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Letters from our readers

Issue: "Return of the Lion," May 17, 2008

Divided we crash

"Divided we stand" (April 5/12) could have been more aptly headlined, "Divided we crash." The GOP has fractured and divided Christian conservatives so that now evangelicals have nowhere else to go. Christian leaders should be asking themselves some questions: Why was the people's choice in Iowa not heeded? Is a seat at the GOP table more important than coalescing behind a candidate who truly shares our values?
-Mary Kerr; West Columbia, S.C.

While I appreciate the tone and overall accuracy of the article, the statement attributed to me misses my point. I did not question anyone's choice in the presidential process merely because they disagreed with me. Rather, having watched the process firsthand, I was absolutely astonished at the reasoning various leaders gave for their choices. I do not know how any person can call himself a social conservative leader and support candidates who reject our views on human life, traditional marriage, and other key issues.
-Michael Farris; Purcellville, Va.

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Unlike Phil Burress, I do not care if a Democrat wins the Oval Office. If we as the pro-morality, pro-family majority cannot come together early enough with enough clarity and commitment to the principles we "believe" in to field a good candidate, then we do not deserve the Oval Office. The baby-killing, morally corrupt, and fiscally irresponsible members of our society have fielded two persons who represent their core values. We, on the other hand, can only put forward a John McCain. What a sorry commentary on the supposed power wielded by the religious right.
-Ken Hatten; Melissa, Texas

Just how long will we have to endure WORLD lamenting Huckabee's loss? Wouldn't Christians be better off discerning the liberal slant he has in politics, religion, and philosophy?
-Laurie Paramore; Rocky Mount, N.C.

Let them come legally

We politically conservative Christians who speak out against illegal immigration ("Pathetic trade-off," April 5/12) are not heartless bigots. We see the big picture and realize that our country has immigration laws for a purpose. Are we opposed to all immigration? Of course not! Allowing immigrants to enter our nation illegally is not only an affront to my father-in-law, who endured much waiting and red tape, but to the many others following proper procedures. Let them come, but let them do so legally.
-Regina Silva; Rural Retreat, Va.

I congratulate Joel Belz for his excellent column pointing out the GOP's losing strategy on immigration. It's fine to talk about border security, but we need to do so in a way that doesn't alienate Hispanic voters. Conducting workplace raids and breaking up families through deportation doesn't help our cause.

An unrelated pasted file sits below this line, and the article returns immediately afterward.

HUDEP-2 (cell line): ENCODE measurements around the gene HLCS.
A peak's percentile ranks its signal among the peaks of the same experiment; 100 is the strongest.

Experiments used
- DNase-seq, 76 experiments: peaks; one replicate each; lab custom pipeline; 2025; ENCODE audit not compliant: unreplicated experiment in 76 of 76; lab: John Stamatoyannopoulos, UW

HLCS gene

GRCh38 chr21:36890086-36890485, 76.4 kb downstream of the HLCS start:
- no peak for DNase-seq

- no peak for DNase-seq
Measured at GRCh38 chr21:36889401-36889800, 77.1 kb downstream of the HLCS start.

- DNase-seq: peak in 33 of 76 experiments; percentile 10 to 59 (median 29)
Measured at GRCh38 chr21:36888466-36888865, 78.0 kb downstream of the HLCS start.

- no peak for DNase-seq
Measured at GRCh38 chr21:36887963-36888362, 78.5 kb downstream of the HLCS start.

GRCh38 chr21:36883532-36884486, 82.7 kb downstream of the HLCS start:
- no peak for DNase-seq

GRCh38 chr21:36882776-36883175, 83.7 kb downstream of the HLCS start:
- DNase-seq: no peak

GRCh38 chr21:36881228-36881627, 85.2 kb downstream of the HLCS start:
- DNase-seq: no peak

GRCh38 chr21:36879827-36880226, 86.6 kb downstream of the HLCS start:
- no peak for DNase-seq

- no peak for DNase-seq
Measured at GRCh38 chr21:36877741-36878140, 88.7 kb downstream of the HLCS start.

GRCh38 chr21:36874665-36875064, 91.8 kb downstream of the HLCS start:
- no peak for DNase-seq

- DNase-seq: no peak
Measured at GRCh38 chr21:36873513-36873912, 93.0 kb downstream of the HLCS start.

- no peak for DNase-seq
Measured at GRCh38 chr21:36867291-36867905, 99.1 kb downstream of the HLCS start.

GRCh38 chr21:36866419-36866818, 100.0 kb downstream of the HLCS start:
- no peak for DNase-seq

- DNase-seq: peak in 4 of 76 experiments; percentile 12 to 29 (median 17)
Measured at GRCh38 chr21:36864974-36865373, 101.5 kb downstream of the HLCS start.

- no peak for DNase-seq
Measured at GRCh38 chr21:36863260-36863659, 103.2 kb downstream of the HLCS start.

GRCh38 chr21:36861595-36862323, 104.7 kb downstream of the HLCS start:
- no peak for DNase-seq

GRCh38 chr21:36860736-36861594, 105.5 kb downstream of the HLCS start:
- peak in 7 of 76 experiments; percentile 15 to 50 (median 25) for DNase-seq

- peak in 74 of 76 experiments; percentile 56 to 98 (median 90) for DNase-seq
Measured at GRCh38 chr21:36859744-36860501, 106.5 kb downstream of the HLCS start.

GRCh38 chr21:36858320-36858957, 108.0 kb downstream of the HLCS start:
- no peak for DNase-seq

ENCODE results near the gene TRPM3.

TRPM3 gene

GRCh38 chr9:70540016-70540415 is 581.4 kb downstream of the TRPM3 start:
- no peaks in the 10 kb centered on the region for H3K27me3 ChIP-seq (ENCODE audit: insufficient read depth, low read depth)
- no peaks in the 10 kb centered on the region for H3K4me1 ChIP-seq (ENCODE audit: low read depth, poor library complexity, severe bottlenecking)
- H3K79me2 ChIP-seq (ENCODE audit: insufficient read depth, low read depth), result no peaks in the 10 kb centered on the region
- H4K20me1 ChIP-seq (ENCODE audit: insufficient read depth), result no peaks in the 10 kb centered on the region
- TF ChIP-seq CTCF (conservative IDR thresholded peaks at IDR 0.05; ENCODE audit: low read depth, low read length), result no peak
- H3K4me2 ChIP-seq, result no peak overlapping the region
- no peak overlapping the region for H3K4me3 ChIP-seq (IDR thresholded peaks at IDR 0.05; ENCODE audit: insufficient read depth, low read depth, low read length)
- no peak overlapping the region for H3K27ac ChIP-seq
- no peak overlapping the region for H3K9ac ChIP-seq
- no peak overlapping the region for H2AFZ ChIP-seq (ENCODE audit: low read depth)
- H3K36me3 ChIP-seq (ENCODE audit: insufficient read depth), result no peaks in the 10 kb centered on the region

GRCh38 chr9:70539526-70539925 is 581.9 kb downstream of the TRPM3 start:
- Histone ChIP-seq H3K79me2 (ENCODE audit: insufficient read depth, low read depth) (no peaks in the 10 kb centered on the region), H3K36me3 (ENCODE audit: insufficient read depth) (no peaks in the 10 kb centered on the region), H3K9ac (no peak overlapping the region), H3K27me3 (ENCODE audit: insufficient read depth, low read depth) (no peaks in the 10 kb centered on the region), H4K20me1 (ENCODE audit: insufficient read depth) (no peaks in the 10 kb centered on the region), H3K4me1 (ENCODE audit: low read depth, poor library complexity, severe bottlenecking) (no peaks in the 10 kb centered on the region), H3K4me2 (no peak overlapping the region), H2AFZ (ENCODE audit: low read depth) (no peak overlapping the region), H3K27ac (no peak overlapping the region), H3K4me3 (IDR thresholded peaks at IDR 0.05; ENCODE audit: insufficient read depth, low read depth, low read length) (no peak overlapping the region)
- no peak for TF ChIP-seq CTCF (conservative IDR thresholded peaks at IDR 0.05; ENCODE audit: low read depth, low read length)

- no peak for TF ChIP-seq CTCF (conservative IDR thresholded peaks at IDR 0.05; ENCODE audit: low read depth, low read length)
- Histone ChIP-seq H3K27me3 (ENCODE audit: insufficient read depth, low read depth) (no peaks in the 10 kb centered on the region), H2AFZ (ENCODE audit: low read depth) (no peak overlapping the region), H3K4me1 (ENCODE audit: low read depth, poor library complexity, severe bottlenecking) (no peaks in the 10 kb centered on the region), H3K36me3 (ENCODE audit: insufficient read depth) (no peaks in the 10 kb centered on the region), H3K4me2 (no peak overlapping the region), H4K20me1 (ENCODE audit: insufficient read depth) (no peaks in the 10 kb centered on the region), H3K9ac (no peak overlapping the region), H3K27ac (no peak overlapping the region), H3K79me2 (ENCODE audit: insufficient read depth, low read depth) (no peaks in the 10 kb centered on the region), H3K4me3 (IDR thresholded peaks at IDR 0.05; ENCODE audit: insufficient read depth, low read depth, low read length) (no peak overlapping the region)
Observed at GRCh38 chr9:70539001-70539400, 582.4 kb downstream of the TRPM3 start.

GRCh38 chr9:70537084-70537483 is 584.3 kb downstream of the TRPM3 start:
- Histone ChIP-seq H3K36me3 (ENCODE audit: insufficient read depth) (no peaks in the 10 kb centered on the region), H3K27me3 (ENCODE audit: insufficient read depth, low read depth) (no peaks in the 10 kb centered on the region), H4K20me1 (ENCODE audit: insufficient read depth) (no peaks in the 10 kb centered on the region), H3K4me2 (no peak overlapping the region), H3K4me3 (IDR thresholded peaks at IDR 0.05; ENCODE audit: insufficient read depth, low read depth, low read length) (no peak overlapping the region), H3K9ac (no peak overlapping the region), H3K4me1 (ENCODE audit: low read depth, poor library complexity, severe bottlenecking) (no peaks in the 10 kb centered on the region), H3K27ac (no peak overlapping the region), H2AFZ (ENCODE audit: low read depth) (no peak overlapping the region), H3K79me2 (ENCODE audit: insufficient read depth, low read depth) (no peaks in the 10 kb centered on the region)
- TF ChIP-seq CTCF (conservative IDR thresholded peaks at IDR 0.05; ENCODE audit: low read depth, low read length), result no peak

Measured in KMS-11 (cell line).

-Andre Traversa; Park Ridge, Ill.

What many Americans, like myself, want is a secure border that allows reasonable screening of immigrants and a system of giving them citizenship and work skills that will allow their assimilation into the American culture. My wife and I, both third-generation immigrants, are not xenophobic or anti-immigrant. Neither should we be chastised for believing that this country has created a problem that is out of control. What is pathetic is that in the current system we pander to voters hoping that this will result in votes for one side or the other.
-Robert Shillingstad; Hayden, Idaho

In Virginia's Prince William County, some Republicans have based their political fortunes on taking a hard line against illegal immigrants, resulting in an exodus of Hispanics from the county. With houses empty and business receipts down, the county is being starved of much needed revenue. Now Republicans are seen as hateful bigots presiding over a homogenous and fiscally strapped ghost town.
-Thomas M. Beattie; Mt. Vernon, Va.

As a conservative Christian I hold no ill will toward immigrants or those seeking to improve their lot in life. I do, however, believe we need to hold to the letter of the law. Those who are here illegally should be deported and our borders made more secure.
-Don Cherry; Hedgesville, W.Va.

We should regard our illegal residents as refugees from the failure of Mexican socialism and work toward assimilation.
-Bill Coates; Eckert, Colo.

Drilled out

I was a bit disappointed to find WORLD describing a movie, Drillbit Taylor ("Knocked out," April 5/12), that contained "crude sexual references . . . and partial nudity" as a "good way to spend a Saturday afternoon."
-Judy Shields; Lilburn, Ga.

Since my introduction to Tyler Perry in Madea's Family Reunion ("No quiet believer," April 5/12), I have come to rely on his films as thought provoking, realistic, and most importantly, based on faith. My whole family, none of whom is African-American, by the way, waits in anticipation for the next Tyler Perry production.
-Michelle Martinez; Florence, Ariz.

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